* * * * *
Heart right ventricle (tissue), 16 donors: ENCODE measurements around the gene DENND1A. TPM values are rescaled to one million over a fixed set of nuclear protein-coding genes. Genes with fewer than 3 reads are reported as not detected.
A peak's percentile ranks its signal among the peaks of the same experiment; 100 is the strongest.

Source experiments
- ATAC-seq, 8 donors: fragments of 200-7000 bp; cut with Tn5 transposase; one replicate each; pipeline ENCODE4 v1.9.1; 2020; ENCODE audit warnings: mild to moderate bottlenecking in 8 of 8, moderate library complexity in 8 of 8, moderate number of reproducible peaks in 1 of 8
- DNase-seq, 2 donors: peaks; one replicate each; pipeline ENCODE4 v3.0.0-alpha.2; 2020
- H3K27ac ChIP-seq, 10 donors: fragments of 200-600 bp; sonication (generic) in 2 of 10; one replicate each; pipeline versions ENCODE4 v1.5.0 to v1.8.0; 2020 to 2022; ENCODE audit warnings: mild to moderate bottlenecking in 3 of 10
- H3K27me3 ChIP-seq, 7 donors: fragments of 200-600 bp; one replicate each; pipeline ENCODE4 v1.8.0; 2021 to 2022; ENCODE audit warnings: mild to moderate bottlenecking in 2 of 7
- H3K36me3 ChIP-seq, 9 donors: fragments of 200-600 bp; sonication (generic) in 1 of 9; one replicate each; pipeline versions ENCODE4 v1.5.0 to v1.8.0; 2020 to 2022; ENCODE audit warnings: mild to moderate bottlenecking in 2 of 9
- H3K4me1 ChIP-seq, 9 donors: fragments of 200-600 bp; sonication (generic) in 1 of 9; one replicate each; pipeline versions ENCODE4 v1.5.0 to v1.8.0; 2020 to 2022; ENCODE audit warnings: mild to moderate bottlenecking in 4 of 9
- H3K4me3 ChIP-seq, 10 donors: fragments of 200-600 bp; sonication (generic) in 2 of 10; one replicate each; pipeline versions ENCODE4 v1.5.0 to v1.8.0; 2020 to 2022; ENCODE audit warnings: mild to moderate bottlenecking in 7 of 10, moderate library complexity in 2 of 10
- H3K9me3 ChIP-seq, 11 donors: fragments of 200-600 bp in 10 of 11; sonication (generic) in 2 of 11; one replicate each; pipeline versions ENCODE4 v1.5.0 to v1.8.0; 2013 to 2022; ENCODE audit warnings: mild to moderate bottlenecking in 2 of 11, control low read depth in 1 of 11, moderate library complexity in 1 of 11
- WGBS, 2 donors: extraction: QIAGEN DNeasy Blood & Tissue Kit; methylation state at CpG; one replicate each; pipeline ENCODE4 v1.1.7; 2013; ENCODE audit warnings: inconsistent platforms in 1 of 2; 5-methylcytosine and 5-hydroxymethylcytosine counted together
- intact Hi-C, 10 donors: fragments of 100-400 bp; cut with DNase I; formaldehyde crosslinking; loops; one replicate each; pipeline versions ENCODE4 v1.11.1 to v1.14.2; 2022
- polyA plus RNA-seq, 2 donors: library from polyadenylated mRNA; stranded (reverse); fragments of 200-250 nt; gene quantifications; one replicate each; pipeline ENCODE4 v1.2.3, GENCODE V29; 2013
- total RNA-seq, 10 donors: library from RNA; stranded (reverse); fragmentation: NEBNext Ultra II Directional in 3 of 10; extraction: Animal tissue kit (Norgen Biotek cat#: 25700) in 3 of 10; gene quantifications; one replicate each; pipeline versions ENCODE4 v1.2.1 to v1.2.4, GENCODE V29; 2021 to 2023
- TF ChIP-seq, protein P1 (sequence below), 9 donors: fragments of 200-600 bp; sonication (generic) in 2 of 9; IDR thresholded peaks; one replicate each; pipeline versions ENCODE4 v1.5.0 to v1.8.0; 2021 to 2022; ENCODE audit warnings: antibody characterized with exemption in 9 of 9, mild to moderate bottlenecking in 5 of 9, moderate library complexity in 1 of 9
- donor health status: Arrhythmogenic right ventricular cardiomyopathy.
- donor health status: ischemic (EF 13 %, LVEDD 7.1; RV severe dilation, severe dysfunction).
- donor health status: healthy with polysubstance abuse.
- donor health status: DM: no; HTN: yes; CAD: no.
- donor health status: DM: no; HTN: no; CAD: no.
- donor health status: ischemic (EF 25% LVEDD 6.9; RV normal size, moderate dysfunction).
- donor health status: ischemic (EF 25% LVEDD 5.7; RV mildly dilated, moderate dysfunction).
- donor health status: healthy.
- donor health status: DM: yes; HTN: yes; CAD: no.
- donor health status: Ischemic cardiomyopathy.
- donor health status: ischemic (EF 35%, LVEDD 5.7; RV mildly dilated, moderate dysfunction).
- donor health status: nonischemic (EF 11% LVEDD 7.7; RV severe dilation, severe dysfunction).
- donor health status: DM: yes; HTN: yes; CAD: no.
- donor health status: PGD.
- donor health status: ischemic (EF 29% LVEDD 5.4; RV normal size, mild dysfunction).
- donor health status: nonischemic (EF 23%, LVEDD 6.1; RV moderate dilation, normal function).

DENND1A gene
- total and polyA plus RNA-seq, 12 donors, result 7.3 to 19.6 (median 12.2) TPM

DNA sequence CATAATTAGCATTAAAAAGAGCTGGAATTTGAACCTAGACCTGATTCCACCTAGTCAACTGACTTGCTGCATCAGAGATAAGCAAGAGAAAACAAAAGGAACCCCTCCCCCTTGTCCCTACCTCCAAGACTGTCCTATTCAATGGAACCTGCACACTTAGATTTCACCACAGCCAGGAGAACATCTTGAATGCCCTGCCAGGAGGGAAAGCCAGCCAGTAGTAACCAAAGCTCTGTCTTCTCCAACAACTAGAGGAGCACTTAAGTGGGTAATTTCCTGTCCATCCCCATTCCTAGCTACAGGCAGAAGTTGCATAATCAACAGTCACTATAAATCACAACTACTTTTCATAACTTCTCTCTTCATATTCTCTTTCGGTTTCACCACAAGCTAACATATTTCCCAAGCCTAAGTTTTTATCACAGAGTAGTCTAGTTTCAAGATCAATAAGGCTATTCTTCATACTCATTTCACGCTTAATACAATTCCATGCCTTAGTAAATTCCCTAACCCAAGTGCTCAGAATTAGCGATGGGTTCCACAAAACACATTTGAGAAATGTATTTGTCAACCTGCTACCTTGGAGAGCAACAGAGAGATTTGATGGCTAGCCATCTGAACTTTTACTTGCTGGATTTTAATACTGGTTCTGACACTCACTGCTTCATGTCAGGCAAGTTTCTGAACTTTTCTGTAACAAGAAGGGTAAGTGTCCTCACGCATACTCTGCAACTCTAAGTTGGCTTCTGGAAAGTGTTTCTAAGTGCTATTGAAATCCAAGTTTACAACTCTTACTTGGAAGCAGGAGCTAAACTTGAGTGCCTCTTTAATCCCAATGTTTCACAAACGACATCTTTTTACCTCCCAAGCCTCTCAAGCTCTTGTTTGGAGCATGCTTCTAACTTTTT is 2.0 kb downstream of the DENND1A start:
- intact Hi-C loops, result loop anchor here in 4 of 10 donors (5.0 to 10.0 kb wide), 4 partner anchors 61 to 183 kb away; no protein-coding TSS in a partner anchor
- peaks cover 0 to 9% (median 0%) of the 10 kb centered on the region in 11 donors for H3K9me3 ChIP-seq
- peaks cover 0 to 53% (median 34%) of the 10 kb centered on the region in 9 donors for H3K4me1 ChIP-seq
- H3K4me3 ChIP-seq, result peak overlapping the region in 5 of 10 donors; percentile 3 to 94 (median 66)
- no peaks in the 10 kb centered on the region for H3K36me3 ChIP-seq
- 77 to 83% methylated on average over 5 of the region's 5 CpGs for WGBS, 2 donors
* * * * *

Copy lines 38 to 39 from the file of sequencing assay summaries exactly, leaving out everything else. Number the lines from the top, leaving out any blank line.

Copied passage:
- peaks cover 0 to 53% (median 34%) of the 10 kb centered on the region in 9 donors for H3K4me1 ChIP-seq
- H3K4me3 ChIP-seq, result peak overlapping the region in 5 of 10 donors; percentile 3 to 94 (median 66)